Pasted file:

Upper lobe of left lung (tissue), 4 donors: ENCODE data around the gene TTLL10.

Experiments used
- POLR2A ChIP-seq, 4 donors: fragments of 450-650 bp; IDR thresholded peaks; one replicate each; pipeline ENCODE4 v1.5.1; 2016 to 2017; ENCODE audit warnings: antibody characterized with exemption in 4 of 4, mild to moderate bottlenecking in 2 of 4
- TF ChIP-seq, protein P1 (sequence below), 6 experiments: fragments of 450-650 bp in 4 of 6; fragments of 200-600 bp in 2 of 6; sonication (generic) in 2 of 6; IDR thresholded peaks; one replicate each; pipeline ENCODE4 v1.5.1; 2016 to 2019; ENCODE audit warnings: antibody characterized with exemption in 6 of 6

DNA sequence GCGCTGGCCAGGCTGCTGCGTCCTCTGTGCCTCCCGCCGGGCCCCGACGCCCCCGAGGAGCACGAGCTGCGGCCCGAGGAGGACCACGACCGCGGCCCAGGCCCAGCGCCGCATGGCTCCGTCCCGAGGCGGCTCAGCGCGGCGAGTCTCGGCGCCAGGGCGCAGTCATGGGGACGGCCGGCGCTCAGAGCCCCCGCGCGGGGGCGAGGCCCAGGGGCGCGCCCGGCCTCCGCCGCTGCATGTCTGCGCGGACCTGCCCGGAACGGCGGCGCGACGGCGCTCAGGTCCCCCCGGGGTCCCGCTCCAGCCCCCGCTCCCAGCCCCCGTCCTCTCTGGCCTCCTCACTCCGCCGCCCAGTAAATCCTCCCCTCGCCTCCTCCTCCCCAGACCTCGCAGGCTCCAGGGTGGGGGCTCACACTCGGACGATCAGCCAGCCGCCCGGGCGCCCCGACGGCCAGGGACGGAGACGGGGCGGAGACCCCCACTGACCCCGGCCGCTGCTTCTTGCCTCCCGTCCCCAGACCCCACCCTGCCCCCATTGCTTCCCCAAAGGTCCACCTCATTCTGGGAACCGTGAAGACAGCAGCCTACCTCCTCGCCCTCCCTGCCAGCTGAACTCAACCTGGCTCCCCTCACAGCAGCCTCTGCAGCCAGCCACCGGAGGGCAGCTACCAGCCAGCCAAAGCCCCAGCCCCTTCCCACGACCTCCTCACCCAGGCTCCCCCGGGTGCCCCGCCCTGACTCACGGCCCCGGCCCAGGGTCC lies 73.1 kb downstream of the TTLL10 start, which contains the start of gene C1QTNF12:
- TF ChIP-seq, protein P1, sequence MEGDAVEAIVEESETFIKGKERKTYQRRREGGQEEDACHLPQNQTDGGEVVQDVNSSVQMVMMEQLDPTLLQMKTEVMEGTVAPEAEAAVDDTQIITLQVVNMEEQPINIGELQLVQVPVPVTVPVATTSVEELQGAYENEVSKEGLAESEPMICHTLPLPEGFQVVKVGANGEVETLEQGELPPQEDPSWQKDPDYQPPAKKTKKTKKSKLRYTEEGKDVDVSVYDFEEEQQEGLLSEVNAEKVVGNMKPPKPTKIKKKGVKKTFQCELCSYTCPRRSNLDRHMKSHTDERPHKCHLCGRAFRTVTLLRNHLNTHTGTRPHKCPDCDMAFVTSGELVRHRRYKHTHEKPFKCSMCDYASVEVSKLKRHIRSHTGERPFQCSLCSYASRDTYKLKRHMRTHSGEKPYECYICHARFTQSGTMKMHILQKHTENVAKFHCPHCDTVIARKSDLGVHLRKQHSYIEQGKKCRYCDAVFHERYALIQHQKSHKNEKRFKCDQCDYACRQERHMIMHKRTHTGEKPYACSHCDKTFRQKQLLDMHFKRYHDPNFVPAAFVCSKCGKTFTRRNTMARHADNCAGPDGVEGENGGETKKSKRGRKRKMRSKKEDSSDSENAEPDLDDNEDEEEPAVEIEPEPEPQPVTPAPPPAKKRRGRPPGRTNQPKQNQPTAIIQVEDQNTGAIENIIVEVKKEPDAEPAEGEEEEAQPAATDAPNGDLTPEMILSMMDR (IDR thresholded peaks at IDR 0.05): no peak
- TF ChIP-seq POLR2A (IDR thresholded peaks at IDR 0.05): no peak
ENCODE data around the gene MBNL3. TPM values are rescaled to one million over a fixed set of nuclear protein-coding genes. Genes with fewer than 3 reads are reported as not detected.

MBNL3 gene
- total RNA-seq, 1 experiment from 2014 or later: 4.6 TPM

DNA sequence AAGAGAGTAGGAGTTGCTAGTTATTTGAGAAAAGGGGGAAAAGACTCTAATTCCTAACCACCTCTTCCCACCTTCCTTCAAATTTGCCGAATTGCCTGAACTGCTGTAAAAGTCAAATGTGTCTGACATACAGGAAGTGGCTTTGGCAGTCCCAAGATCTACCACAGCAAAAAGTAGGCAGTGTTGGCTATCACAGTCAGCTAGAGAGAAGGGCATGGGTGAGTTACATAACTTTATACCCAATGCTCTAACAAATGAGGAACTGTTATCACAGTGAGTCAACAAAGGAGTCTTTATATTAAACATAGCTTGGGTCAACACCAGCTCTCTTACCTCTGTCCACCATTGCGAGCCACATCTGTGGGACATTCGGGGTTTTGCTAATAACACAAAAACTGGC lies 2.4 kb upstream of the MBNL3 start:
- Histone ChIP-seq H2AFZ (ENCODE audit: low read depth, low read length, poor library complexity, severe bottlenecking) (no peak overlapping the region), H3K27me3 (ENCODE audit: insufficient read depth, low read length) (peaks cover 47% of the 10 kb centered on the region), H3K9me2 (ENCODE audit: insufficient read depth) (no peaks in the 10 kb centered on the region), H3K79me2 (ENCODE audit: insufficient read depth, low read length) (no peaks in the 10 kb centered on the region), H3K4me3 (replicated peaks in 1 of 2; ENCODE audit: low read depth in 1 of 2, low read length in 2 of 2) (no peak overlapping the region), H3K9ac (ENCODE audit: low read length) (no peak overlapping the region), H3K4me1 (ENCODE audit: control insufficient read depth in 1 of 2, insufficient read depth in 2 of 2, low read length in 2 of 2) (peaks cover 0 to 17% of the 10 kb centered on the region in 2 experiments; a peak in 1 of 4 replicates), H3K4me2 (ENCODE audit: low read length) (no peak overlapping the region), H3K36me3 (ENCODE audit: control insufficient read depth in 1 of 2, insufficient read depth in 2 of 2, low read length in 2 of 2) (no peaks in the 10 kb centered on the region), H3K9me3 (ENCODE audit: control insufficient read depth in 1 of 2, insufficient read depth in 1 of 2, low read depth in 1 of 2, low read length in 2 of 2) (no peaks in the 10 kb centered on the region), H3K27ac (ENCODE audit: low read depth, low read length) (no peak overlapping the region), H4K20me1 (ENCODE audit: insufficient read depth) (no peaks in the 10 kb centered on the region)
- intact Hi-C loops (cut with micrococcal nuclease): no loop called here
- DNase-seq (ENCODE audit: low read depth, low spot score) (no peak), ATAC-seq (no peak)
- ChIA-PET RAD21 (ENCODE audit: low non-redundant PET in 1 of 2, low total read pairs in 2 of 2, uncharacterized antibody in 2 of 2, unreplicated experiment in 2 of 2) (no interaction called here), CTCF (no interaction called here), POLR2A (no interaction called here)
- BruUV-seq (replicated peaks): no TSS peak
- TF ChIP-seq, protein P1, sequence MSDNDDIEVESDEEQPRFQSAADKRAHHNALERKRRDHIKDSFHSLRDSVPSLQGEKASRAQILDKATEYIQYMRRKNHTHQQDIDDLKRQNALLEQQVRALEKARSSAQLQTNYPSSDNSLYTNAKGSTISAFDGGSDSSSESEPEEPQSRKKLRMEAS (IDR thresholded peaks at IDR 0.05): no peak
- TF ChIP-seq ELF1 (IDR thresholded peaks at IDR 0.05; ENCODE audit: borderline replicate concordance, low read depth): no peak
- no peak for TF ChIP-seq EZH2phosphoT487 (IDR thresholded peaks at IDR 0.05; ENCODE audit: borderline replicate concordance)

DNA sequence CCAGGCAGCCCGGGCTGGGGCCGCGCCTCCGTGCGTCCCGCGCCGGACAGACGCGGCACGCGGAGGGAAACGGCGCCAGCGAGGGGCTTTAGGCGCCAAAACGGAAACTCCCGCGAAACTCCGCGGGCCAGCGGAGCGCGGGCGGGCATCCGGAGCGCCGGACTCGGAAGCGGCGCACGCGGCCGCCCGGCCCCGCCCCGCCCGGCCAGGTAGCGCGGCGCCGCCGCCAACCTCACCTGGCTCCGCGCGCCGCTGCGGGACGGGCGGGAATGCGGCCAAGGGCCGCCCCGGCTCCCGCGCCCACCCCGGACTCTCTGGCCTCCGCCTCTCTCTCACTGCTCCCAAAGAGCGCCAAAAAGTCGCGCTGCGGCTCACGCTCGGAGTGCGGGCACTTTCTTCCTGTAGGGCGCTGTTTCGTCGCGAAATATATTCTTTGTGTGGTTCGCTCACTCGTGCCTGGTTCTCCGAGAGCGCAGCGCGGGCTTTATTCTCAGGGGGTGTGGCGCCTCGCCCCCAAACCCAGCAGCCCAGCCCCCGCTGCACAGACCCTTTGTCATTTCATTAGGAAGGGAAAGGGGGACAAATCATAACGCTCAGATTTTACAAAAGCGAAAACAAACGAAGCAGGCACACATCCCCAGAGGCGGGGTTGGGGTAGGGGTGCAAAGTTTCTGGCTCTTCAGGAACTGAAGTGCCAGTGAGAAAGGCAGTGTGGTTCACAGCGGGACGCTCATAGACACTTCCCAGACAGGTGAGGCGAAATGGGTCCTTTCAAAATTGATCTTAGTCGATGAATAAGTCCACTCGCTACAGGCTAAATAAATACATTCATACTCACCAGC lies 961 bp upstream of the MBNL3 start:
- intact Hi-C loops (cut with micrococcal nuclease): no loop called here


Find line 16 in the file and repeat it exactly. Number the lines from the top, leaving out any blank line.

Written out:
- BruUV-seq (replicated peaks): no TSS peak